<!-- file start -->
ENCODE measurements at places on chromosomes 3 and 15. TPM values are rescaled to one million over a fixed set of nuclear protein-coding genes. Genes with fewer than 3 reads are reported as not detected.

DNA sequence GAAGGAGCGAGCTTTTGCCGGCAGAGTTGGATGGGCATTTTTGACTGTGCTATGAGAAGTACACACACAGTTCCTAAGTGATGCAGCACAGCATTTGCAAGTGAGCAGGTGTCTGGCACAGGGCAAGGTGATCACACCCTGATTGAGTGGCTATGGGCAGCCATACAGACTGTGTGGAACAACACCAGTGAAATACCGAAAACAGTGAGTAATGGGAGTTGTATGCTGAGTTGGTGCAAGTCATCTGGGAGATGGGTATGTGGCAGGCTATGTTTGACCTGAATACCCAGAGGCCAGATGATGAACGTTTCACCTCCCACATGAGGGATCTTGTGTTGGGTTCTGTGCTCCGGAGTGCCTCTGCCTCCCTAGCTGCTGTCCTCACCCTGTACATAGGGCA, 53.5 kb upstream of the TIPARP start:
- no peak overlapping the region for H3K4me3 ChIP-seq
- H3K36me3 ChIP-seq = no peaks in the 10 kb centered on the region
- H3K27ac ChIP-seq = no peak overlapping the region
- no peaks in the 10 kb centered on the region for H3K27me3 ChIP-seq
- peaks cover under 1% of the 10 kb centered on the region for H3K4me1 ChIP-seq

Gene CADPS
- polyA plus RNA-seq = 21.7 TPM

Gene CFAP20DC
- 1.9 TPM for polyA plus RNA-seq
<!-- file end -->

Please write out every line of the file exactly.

ENCODE measurements at places on chromosomes 3 and 15. TPM values are rescaled to one million over a fixed set of nuclear protein-coding genes. Genes with fewer than 3 reads are reported as not detected.

DNA sequence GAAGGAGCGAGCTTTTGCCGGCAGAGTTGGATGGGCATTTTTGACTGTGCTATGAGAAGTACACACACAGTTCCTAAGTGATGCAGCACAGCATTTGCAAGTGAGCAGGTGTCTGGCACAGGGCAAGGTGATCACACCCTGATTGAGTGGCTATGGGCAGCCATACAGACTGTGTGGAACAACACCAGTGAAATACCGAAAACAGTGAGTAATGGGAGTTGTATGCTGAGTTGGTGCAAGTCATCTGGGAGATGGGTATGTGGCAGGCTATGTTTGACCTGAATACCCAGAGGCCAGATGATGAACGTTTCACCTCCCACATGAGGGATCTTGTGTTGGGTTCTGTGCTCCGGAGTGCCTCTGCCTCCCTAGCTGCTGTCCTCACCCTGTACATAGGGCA, 53.5 kb upstream of the TIPARP start:
- no peak overlapping the region for H3K4me3 ChIP-seq
- H3K36me3 ChIP-seq = no peaks in the 10 kb centered on the region
- H3K27ac ChIP-seq = no peak overlapping the region
- no peaks in the 10 kb centered on the region for H3K27me3 ChIP-seq
- peaks cover under 1% of the 10 kb centered on the region for H3K4me1 ChIP-seq

Gene CADPS
- polyA plus RNA-seq = 21.7 TPM

Gene CFAP20DC
- 1.9 TPM for polyA plus RNA-seq